“Play recalls forgotten depths and summons them up to the light of day. By making them stay within the everyday, it encompasses art and many other things as well. It uses appearances and illusions which – for one marvelous moment – become more real than the real. And with play another reality is born, not a separate one, but one which is ‘lived’ in the everyday, alongside the functional. It may seem that we are regurgitating the old apology for the acte gratuit, but no. We are protesting against the loss of grace and gracefulness. Play is a lavish provider of presence and presences.”
Henri Lefebvre, Critique of Everyday Life
Bundled up against the cold central european wind that whips through this city well on into spring, I kept my head down as I walked the few blocks from the 41 streetcar to the University of Vienna, whose main library is my new work place. Along the way, I noticed the regular spacing of iron water line covers dotting the sidewalk every 20 meters or so, and the irregularity of their designs. 1995 – circular with radiating lines; 1985 – similar, but with the addition of some kind of arrow; 1927 – square, emblazoned with someone or something’s initials. Somewhere in the process of crouching down over 50 times to investigate the design and craftmanship of these covers, the idea occurred to me to chronicle them by making rubbings of covers from as many different years as I could find.
After a few days spent procuring supplies (thin paper, wax pencils, masking tape, paper portfolio), I embarked on my first rubbing. Initially feeling a bit awkward, I crouched down, blew the dust off a 1895 cover, secured an A4 piece of paper to the asphalt, and began to rub. The black relief came to life on the white paper over the course of three or so minutes. In that span, the feet of passersby circumnavigated me; having not looked up at their faces, I’m not sure whether they expressed interest, amusement, curiosity or impatience. A few blocks later, I stumbled upon 1995.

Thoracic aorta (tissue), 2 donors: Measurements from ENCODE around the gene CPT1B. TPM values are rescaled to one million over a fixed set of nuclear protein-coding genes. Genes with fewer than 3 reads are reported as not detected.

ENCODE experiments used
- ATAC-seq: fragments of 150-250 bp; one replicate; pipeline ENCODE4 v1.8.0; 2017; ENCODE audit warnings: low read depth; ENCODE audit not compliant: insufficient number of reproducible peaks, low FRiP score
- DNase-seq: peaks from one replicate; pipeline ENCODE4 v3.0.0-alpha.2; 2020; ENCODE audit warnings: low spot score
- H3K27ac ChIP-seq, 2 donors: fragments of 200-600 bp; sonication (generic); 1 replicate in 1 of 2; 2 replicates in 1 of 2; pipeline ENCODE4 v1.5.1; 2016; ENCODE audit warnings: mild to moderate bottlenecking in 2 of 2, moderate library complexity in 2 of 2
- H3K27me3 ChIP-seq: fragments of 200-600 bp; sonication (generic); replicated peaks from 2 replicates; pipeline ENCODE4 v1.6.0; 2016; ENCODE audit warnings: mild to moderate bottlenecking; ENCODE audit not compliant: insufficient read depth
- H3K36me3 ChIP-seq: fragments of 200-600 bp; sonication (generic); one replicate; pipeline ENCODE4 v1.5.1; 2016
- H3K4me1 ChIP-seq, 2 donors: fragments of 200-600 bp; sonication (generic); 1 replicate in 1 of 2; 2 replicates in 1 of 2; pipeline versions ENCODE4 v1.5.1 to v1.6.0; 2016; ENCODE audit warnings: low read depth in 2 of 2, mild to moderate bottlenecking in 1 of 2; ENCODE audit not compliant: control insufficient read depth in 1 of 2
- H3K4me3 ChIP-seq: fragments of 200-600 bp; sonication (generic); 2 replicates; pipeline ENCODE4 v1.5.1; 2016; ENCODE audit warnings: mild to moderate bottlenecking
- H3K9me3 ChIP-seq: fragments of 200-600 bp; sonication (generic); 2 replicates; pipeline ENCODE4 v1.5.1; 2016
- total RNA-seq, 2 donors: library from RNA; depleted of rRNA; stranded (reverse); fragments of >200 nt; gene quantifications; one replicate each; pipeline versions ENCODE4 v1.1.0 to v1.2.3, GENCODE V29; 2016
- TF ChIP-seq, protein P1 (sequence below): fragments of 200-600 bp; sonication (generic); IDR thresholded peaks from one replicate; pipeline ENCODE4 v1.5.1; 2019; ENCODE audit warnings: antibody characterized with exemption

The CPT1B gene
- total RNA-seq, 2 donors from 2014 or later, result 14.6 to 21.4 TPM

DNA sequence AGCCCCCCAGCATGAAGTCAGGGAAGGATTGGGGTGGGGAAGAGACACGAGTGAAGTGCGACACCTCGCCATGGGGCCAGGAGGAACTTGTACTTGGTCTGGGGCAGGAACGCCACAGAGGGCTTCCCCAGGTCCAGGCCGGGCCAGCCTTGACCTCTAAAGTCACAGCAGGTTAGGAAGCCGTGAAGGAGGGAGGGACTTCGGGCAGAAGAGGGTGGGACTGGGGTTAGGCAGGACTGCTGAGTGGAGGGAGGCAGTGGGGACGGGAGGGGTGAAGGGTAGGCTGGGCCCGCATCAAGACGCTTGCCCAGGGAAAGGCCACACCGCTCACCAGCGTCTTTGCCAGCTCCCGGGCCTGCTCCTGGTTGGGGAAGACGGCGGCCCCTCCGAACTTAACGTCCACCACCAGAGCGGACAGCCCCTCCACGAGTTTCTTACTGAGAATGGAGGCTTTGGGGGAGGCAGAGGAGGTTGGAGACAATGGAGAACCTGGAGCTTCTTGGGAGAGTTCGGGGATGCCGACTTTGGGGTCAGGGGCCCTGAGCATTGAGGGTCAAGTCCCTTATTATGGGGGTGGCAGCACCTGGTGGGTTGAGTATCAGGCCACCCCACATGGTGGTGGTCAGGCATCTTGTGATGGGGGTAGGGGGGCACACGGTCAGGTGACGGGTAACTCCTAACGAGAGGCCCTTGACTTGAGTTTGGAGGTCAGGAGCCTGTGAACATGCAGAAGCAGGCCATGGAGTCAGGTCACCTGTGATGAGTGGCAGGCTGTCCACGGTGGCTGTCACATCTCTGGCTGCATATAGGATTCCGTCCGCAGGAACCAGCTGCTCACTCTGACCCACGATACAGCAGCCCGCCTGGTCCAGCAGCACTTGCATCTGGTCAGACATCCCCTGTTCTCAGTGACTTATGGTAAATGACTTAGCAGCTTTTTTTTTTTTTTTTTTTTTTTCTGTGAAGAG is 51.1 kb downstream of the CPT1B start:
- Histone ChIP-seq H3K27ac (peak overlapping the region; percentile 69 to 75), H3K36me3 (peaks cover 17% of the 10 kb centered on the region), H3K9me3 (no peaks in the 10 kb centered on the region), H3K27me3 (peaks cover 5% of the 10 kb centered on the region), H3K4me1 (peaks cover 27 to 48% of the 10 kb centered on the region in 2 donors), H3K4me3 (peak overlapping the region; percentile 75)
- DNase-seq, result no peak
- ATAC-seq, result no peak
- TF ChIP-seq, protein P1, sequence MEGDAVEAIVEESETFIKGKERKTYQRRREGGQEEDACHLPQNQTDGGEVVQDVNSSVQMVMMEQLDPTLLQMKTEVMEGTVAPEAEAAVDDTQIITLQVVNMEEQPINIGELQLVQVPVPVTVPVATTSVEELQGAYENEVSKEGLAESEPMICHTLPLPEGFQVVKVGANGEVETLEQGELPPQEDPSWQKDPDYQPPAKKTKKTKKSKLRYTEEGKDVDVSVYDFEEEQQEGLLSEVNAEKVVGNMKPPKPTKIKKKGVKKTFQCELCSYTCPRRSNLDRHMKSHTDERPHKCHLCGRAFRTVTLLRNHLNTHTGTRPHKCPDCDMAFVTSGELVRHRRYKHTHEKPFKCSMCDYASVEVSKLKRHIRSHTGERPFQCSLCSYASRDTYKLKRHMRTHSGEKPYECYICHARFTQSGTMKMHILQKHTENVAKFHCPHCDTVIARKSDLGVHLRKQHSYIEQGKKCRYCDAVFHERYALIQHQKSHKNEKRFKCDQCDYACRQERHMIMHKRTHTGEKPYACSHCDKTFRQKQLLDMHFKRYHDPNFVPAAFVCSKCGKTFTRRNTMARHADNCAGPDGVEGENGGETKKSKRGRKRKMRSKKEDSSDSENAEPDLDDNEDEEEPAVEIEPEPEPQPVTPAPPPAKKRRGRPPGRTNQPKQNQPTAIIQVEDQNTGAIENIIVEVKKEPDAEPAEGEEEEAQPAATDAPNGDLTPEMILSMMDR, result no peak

Since then, I’ve been creating rubbings of all the different water covers I can find, throughout the different neighborhoods in Vienna. Eventually, I hope to systematically map these covers, and research the history of infrastructure and urban development in those districts. It continues to be a fun, rewarding, and exciting way for me to play in Vienna.
Play in the City is Ingrid Behrsin’s research, travel and love of industrial design and urban infrastructure blog. Launched in April, 2012 while living in Vienna, Austria, the site chronicles her initiative to create wax rubbings of Vienna’s municipal water system covers from the past 100+ years. Inspired by Henri Lefebvre, Iris Marion Young, Jane Jacobs, David Harvey, Alex Loftus, Bruno Latour and other critical urban thinkers, Ingrid’s interventions aim to relate the mundane with the magnificent, and draw attention to the artistry and interactions that coalesce around everyday urban infrastructures, and the histories of those who create them.
Ingrid Behrsin is a Provost’s Postdoctoral Fellow in the newly-formed Office of Public Scholarship and Engagement at UC Davis. Her research focuses on infrastructure from an urban political ecology perspective. Her dissertation investigated the framing of waste as a renewable energy source in Europe, drawing on insights from critical urban geography, science and technology studies, environmental justice, and feminist studies. She holds a PhD in Geography from UC Davis, an MSc in Community Development from UC Davis, and a BA in Development Studies from UC Berkeley.